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Old Havana lures Jewish tourists with first 'kosher' hotel
CubaNews / November 2003

By Larry Luxner

Care for an authentic Cuban mojito at the “L’chaim” bar? How about Israeli salad, matzo-ball soup and cheese blintzes?

All this and more is now on the menu at the Hotel Raquel — Cuba’s first boutique establishment catering specifically to adventurous Jewish tourists with dollars to spend.

Richly illustrated passages from the Old Testament cover the walls of this small but elegant property, located at San Ignacio and Amargura streets in what was once a thriving Jewish neighborhood in Old Havana.

The 25-room hotel was originally built as a bank in 1908, at a time when impoverished Jews from Eastern Europe, Turkey and Syria were immigrating to Cuba by the thousands. But after the 1959 revolution, nearly all of them fled to the United States and elsewhere; today no more than 1,300 Jews live in Cuba, most of them in Havana.

For many years, the structure housing the Raquel had been used as a fabric depot. Now, its eclectic architecture and romantic Art Nouveau interiors — all refurbished — have made the Raquel a jewel in the crown of Habaguanex, the state entity charged with fixing up Old Havana’s hotels and restaurants.

The property is located six blocks from Congregación Adat Israel, Cuba’s oldest synagogue, and also happens to boast the largest stained-glass window on the island.

General Manager José Manuel Quesada said that in the four months since the Raquel’s inauguration in June, the hotel has become popular with Spanish tourists as well as Amer-icans circumventing the travel ban to Cuba.

He expects the occupancy rate to reach 80-85% this winter, thanks to an influx of visitors from France, Germany and Great Britain.

In addition to American Jews, the Raquel clearly hopes to attract tourists from Israel.

Dr. Eusebio Leal Spengler, director of Habaguanex and Havana’s official historian, said the revival of Jewish culture at the Hotel Raquel is a long and involved process.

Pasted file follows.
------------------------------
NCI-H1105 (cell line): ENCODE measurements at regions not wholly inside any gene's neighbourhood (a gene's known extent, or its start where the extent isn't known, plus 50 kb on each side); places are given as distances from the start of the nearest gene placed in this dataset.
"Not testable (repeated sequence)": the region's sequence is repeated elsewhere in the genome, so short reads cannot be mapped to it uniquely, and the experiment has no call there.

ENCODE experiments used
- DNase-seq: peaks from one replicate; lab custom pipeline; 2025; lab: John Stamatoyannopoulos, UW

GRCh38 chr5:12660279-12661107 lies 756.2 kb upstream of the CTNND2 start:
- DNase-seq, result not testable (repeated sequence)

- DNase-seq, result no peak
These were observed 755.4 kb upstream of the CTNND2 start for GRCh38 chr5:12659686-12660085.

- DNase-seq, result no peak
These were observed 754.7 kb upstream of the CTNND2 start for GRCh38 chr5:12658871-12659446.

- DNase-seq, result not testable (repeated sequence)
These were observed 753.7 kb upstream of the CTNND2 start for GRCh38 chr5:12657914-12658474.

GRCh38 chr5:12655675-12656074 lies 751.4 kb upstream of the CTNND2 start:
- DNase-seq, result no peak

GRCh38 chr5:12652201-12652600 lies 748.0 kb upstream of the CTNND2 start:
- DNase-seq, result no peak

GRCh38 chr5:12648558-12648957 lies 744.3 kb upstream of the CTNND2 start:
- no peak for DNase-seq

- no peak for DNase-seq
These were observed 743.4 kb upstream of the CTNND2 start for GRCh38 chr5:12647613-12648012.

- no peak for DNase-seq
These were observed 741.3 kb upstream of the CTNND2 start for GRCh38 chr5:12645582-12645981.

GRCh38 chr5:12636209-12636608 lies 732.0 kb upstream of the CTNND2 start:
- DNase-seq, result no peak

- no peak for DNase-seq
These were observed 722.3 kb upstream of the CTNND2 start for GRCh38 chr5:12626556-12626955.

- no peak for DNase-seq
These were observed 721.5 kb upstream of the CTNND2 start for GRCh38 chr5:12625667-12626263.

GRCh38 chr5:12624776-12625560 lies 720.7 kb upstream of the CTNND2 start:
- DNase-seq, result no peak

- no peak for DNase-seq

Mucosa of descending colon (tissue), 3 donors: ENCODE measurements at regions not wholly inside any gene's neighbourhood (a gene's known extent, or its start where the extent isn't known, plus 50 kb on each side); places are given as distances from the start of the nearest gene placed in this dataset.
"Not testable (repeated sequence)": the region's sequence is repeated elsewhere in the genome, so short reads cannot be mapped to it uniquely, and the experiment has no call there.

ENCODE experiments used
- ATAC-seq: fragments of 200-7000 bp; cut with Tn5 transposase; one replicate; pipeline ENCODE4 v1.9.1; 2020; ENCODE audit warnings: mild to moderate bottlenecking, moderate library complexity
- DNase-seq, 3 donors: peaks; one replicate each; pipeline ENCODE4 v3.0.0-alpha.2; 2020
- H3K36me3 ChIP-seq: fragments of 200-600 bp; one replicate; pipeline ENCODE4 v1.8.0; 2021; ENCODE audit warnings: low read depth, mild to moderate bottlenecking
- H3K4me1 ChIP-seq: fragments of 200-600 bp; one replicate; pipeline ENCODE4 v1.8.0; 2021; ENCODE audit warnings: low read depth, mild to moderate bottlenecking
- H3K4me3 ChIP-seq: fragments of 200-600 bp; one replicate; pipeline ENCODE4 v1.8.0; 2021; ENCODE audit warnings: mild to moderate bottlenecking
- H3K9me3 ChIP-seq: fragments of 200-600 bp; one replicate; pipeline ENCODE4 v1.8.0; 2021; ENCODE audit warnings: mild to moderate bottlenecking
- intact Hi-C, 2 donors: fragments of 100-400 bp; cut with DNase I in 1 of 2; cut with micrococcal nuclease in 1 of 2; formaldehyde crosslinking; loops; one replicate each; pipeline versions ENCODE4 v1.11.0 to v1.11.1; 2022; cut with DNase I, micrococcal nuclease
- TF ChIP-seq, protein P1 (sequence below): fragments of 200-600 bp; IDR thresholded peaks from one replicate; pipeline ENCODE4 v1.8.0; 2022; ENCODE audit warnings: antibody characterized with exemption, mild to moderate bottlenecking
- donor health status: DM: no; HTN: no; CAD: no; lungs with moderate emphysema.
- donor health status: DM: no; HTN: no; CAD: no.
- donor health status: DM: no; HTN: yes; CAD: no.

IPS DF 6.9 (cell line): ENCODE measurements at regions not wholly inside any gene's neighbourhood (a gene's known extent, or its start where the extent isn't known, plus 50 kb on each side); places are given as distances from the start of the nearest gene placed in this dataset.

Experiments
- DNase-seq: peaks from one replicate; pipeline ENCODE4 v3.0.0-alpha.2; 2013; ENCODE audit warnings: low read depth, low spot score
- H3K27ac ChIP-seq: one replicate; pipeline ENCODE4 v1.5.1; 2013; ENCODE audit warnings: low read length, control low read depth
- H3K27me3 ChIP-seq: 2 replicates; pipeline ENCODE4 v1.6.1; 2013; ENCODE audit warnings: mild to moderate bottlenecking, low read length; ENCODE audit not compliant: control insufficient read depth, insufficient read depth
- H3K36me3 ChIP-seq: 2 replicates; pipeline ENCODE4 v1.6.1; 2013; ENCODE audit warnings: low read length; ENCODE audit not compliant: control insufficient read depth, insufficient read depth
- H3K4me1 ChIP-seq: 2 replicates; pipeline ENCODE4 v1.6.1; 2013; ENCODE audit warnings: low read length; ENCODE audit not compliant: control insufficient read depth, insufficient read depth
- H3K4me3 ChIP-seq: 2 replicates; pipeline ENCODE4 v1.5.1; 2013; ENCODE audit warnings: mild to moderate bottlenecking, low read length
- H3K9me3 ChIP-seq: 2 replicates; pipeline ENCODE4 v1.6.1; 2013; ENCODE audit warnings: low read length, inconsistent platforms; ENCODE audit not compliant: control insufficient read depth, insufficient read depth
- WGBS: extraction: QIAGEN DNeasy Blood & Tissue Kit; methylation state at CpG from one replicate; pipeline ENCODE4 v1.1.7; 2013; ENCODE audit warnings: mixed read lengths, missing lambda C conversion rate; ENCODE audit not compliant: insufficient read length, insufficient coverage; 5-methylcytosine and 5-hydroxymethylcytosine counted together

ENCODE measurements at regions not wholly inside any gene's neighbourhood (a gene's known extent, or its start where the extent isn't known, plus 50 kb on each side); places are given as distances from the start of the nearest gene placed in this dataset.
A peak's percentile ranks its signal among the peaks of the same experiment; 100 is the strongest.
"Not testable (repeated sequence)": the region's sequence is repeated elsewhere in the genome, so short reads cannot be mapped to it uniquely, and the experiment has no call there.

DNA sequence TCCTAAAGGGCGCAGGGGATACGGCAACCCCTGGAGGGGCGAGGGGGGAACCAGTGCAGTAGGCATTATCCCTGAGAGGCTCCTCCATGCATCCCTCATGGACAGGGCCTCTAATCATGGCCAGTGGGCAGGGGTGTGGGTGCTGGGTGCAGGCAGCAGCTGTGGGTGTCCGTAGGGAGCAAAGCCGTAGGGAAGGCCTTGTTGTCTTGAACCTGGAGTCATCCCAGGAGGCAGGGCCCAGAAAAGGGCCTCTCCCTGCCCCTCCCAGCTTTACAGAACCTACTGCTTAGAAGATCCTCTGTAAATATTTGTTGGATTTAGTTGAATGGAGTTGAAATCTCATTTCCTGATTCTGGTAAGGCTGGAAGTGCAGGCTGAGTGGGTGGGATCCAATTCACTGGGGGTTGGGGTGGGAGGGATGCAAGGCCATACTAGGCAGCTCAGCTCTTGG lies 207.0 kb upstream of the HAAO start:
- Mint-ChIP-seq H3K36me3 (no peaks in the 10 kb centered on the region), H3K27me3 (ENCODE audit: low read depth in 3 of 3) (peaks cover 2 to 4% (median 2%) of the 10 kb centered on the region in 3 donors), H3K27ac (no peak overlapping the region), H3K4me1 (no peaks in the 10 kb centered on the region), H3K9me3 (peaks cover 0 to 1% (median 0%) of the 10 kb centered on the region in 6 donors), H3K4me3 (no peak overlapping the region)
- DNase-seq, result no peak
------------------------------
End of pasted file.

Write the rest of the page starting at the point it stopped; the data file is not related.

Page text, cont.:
“We have built a place of harmony in a Havana neighborhood that respects the best traditions of the Jewish people, members of a community that live in Cuba together with citizens of other beliefs,” he said.

In high season, rooms at the Raquel start at $180 for a double, going up to $282 a night for one of the hotel’s two junior suites. These prices include a welcome cocktail, breakfast, access to a safe, free entrance to all museums, and 10% off at all Habaguanex restaurants.

Five of the hotel’s 40 employees are Jewish, and the place makes Jews feel especially welcome with second-floor rooms named after Biblical matriarchs like Sarah, Hannah, Leah, Ruth and Sephora (first-floor rooms have names such as David and Solomon). And the Raquel is likely the only hotel in Cuba whose phone system plays the theme from “Schind-ler’s List” when placing callers on hold.

Four ornate chandeliers patterned after Stars of David hang in the lobby, while the lobby bar is named L’chaim (“to life” in Hebrew). It’s right next to the Bezalel gift shop, which sells Judaica items, and the Garden of Eden restaurant — where guests can choose kosher-style items ranging from potato latkes ($1.50) to red beet borscht and vegetable knishes ($2.50 each).

For really hungry tourists, the Garden of Eden offers lamb shashlik ($9.00), Hungarian goulash ($10.50) and gefilte fish ($12.00).

Although the Hotel Raquel keeps meat and dairy dishes separate and serves no pork pro-ducts whatsoever, it’s not 100% kosher. That would mean importing already certified food items — a very expensive proposition — and complying with a series of complex rules for meal preparation and food storage.

Hotel spokeswoman Karen Morales told CubaNews that “under present conditions, we can’t meet those requirements, but we hope to eventually create the mechanisms necessary to have a fully kosher menu.”

Stanley Cohen, international chairman of the B’nai B’rith Cuban Jewish Relief Project, was among several foreign dignitaries present at the hotel’s inauguration dinner in June.

“It’s not so Jewish that if you walked into it you’d think you were walking into a synagogue,” says Cohen, who lives in Pittsburgh, “but it does have the flavor of Judaism.”

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